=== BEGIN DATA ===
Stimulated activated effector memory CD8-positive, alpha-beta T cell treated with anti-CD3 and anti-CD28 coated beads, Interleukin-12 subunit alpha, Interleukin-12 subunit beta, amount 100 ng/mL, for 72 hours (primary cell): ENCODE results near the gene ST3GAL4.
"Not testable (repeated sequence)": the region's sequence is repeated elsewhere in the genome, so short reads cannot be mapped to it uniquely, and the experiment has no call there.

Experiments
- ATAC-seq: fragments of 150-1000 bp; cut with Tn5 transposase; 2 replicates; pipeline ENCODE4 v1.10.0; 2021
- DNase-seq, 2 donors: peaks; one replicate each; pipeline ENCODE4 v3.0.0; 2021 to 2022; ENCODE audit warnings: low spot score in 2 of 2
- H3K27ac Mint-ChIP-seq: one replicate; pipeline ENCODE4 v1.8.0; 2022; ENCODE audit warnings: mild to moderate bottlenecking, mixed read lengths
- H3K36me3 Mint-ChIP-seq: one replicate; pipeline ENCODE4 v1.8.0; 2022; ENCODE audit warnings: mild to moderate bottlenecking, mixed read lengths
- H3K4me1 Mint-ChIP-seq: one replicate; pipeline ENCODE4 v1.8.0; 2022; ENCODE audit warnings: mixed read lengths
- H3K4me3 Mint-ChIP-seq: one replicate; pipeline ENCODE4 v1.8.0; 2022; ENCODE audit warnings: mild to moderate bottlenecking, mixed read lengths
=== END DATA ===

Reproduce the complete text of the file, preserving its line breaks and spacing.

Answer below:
Stimulated activated effector memory CD8-positive, alpha-beta T cell treated with anti-CD3 and anti-CD28 coated beads, Interleukin-12 subunit alpha, Interleukin-12 subunit beta, amount 100 ng/mL, for 72 hours (primary cell): ENCODE results near the gene ST3GAL4.
"Not testable (repeated sequence)": the region's sequence is repeated elsewhere in the genome, so short reads cannot be mapped to it uniquely, and the experiment has no call there.

Experiments
- ATAC-seq: fragments of 150-1000 bp; cut with Tn5 transposase; 2 replicates; pipeline ENCODE4 v1.10.0; 2021
- DNase-seq, 2 donors: peaks; one replicate each; pipeline ENCODE4 v3.0.0; 2021 to 2022; ENCODE audit warnings: low spot score in 2 of 2
- H3K27ac Mint-ChIP-seq: one replicate; pipeline ENCODE4 v1.8.0; 2022; ENCODE audit warnings: mild to moderate bottlenecking, mixed read lengths
- H3K36me3 Mint-ChIP-seq: one replicate; pipeline ENCODE4 v1.8.0; 2022; ENCODE audit warnings: mild to moderate bottlenecking, mixed read lengths
- H3K4me1 Mint-ChIP-seq: one replicate; pipeline ENCODE4 v1.8.0; 2022; ENCODE audit warnings: mixed read lengths
- H3K4me3 Mint-ChIP-seq: one replicate; pipeline ENCODE4 v1.8.0; 2022; ENCODE audit warnings: mild to moderate bottlenecking, mixed read lengths